Education is central to the whole programme, and for a good reason. It is well-known that long-term behavioural change originates in early experience. It’s easier to plant the seed of behavioural change in a young mind than it is to reform a habituated adult. Furthermore, young minds are fertile grounds for environmental issues – hyper-connected, social media-savvy youth are part of the popular groundswell to address climate change. It’s no accident that the kernel for this project came from the school learners.
The separation and collection of food waste is actually only one part of a much broader education programme involving classroom and extracurricular activities in resource recovery. DeWaters and Grimberg knew that if the programme was to succeed in changing the learners’ long-term behaviour, it must do three things: make the learners aware of the problem, increase their understanding of the solution, and increase their participation in the solution. In essence, the school must become a living laboratory.
Education at multiple levels
Education throughout the programme happens at multiple levels. The Clarkson University students are engaged in a credit-bearing course. They help design project-based activities for the high school learners on food waste, anaerobic digesters, and biogas production. These are presented together with teachers. One of the most popular is a science class experiment where students build small anaerobic bioreactors using small-mouthed glass bottles and balloons. Microorganisms digest organic material in the bottles, producing gas that blows up the balloons.
At the same time, teachers incorporate other project components into lessons to meet class-specific learning objectives. For example, environmental science classes estimate the biogas produced from a typical dairy farm and the resulting impact on electricity-related CO2 emissions, and chemistry classes learn the stoichiometry and biogas potential for digesting various types of food waste. At the peer level, the high school Environmental Club and the middle school Green Team – an active group of 5th and 6th graders – drive education and awareness projects. The learners use posters and other forms of peer contact to encourage an awareness of food waste and its impacts. Educating other learners to sort their food waste at the cafeteria is essential for the project. The economic viability of biogas production relies on the provision of ‘clean’ organic waste. Therefore, the learners must ensure that what they send for recovery is free of plastic, metal, glass, and other non-biodegradable contaminants. Tellingly, the programme uncovered that the younger learners typically produced the cleanest food waste, compared to the older learners and cafeteria staff.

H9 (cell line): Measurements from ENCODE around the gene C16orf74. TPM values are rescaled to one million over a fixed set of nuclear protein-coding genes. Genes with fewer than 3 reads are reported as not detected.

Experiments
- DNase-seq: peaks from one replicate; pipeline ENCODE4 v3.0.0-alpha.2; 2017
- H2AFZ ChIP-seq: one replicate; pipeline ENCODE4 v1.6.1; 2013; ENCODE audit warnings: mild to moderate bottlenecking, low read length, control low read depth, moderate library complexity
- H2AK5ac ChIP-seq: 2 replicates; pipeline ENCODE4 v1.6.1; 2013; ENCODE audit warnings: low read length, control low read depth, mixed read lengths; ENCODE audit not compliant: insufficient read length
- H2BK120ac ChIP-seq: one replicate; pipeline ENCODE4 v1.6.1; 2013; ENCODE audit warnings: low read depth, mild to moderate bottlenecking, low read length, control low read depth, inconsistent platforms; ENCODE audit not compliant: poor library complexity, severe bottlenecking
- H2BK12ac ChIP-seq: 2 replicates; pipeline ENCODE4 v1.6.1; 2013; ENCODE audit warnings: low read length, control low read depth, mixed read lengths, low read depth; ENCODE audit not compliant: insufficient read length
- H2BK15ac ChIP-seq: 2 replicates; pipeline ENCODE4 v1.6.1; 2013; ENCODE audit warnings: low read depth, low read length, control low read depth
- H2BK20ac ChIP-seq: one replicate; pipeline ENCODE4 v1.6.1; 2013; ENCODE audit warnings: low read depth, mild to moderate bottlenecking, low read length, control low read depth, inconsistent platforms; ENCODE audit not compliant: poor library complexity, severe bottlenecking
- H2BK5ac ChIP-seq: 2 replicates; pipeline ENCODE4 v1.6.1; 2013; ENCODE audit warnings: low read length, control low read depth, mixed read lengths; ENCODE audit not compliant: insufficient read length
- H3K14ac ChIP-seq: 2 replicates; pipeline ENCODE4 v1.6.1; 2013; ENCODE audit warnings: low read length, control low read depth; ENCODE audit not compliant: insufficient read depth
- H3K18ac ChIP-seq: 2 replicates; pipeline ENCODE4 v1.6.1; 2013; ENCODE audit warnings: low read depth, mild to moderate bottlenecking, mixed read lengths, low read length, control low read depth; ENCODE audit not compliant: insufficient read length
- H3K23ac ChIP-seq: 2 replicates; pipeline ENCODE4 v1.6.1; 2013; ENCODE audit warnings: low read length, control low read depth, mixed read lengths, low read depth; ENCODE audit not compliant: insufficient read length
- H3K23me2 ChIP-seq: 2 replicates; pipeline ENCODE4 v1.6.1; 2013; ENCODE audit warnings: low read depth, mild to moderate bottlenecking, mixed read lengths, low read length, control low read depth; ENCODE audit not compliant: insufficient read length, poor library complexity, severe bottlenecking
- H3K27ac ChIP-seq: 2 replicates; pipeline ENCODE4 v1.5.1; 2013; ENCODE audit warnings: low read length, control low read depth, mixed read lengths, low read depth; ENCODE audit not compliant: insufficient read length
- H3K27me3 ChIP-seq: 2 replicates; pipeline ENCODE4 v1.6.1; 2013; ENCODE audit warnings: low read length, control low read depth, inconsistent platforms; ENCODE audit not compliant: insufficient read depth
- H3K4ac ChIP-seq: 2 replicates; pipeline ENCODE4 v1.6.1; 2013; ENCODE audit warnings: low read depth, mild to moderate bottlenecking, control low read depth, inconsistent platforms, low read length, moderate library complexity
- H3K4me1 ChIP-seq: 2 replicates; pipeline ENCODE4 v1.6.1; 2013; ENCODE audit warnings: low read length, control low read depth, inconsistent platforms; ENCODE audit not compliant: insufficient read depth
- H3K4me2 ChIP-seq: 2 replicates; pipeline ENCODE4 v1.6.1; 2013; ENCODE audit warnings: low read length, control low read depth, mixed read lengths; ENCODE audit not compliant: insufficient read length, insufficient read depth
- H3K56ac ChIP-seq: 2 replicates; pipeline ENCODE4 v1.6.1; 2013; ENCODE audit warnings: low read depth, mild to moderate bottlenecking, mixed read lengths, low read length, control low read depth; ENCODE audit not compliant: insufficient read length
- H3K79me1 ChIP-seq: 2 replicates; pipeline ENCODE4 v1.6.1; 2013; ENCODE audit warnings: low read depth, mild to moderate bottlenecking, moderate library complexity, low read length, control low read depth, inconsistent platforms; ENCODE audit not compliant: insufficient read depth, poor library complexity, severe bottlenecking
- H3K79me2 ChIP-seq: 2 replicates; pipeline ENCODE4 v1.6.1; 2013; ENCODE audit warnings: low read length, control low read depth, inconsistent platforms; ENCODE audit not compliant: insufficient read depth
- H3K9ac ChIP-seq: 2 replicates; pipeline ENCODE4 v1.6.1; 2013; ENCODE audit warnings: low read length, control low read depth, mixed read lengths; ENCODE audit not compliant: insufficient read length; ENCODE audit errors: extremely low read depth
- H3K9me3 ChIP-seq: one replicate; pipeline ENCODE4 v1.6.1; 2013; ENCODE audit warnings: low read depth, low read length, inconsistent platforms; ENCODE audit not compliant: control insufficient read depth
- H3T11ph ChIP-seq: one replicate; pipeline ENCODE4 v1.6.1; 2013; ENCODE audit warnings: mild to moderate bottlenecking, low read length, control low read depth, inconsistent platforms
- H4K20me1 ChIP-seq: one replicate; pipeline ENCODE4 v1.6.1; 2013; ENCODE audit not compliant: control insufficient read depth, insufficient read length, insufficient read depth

The learners also visit the farm to see the end product of their food waste collection and separation: the anaerobic digester at work. They, therefore, get first-hand experience of the process of resource recovery within a closed system. This makes them more engaged in the learning process because they see the relevance of what they learn to their lives outside of school.
Teachers also learn from the programme. The university hosts a full-day professional development workshop on the value of resource recovery from food waste; here, they share the insights learned from the project with other educators. The CCS teachers involved in the programme have found opportunities to present their findings to teachers at other schools, too. Additionally, DeWaters, Grimberg, and their team have disseminated details about the programme to other universities interested in outreach opportunities.